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Standard terminology is always an issue. This is hugely important with writing programs and interfacing automated systems.
There is no common format and taxonomy for business reporting data. Data must be reentered when transferring into other applications. Often this requires interpretation along the way.
XBRL is an emerging standard and subset of XML (eXtensible Markup Language). The Web browser that you are using is enabled with HTML, another subset of XML.
The idea is to make the data platform independent, whether being used in a spreadsheet analysis or financial statement. The data creators and users are best served by an open data format. "Open" means the standard is vendor-independent and is not bound to particular programming languages, authoring tools, and delivery engines. For example, an accounting report could be sent to a bank, creditor, or regulatory agency. The recipient's system could interpret and reformat the information without confusion.
The idea of a common taxonomy (shared vocabulary) appeals to most everyone. As an old programmer, I see where this could have saved me hundreds of hours over the years. Standardization reduces costs and misunderstandings. In the U.S., the primary corporate regulator for publicly-traded companies is the Securities and Exchange Commission (SEC). The SEC is very much interested in XBRL because of its path to reporting conformity and accessible information.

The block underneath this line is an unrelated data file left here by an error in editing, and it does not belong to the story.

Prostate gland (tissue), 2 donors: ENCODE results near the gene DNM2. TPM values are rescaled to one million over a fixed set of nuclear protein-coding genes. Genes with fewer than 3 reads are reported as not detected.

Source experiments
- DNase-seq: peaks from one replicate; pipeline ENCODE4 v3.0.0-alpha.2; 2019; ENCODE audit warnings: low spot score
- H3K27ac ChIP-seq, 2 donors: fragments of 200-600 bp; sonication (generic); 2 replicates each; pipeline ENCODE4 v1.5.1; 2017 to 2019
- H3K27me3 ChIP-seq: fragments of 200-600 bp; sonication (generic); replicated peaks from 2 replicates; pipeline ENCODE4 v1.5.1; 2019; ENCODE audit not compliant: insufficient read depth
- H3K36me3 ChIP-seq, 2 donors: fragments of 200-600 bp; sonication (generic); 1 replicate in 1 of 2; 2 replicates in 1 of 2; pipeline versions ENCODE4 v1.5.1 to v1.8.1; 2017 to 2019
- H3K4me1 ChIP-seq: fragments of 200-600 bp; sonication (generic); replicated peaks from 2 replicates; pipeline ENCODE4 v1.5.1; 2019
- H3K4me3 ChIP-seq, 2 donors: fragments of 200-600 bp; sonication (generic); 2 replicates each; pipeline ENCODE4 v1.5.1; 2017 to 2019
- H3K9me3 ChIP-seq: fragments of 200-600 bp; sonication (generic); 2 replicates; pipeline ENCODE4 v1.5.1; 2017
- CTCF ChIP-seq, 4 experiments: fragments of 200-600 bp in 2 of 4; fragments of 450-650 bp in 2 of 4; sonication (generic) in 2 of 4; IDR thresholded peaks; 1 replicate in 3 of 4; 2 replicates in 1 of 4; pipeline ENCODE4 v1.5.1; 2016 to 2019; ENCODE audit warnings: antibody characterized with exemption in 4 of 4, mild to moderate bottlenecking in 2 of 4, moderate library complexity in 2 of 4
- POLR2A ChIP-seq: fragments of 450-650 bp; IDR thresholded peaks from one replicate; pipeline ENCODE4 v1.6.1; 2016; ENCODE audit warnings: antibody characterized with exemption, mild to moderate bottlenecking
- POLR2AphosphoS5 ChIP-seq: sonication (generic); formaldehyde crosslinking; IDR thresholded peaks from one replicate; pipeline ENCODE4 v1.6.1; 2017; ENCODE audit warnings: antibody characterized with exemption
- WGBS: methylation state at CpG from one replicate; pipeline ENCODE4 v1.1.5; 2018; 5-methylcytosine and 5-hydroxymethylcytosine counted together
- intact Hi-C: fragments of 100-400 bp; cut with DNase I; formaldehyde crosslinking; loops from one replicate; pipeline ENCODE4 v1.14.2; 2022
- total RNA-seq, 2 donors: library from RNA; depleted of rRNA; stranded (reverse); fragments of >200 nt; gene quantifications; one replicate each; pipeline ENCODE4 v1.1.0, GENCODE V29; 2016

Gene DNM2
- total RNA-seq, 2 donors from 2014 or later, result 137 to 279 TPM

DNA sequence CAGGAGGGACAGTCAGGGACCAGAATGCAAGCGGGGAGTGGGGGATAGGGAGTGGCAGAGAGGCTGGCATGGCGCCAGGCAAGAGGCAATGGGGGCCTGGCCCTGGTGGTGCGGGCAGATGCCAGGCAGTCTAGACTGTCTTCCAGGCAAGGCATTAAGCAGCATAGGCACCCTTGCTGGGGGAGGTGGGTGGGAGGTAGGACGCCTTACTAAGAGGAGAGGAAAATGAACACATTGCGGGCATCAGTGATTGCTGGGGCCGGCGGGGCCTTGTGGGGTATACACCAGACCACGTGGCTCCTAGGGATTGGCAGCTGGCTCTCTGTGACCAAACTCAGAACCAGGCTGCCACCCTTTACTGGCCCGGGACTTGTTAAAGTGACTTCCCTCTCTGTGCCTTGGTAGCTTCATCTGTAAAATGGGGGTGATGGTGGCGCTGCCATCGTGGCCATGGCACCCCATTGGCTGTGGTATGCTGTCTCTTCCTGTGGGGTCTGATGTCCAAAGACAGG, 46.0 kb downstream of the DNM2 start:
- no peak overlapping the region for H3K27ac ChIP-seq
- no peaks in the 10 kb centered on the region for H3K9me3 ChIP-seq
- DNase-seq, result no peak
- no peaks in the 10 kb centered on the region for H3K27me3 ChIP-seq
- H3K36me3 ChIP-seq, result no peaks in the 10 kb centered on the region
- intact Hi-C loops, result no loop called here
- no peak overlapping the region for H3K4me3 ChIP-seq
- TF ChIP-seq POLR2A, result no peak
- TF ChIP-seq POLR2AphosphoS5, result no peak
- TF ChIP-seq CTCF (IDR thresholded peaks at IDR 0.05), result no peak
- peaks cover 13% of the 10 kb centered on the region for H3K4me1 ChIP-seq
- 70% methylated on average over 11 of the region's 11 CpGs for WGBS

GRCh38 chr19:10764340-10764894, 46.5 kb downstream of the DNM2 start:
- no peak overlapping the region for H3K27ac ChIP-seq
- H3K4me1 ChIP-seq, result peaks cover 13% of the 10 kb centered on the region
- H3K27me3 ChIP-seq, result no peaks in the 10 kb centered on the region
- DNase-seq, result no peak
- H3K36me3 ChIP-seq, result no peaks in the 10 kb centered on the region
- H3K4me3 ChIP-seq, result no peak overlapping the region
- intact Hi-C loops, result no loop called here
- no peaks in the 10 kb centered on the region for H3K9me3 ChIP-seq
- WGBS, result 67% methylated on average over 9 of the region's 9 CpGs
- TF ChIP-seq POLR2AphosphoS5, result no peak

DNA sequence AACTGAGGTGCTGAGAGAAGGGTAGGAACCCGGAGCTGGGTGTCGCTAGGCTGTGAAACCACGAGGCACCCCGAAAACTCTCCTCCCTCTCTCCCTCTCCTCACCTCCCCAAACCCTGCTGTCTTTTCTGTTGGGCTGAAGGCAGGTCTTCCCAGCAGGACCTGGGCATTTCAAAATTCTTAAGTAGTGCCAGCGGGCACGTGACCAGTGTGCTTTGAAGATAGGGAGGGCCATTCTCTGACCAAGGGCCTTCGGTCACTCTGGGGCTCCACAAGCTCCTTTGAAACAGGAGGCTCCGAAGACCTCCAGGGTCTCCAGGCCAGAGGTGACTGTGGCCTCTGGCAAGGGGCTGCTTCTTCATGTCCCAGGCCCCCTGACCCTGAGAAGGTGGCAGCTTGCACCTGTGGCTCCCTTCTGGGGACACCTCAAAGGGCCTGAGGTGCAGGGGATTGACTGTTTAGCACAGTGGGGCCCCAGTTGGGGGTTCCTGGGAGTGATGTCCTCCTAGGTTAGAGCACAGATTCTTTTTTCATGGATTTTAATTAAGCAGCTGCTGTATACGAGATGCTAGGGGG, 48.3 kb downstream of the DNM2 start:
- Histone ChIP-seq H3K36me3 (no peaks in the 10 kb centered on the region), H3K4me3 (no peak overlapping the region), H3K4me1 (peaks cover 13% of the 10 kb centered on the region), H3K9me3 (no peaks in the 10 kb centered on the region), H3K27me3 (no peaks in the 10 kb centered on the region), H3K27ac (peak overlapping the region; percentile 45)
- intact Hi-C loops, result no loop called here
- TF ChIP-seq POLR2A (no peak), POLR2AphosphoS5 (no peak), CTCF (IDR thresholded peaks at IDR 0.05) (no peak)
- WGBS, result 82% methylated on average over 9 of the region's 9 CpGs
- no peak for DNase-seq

I just learned about XBRL in "The Brave New World of XBRL," by Neal Hannon, Strategic Finance, Dec. 2000, pp. 73-74. In his article he provides a link to an on-line article, "Looking at Business Reports Through XBRL-Tinted Glasses."
John Schuyler, December 2000.
Copyright © 2000 by John R. Schuyler. All rights reserved. Permission to copy with reproduction of this notice.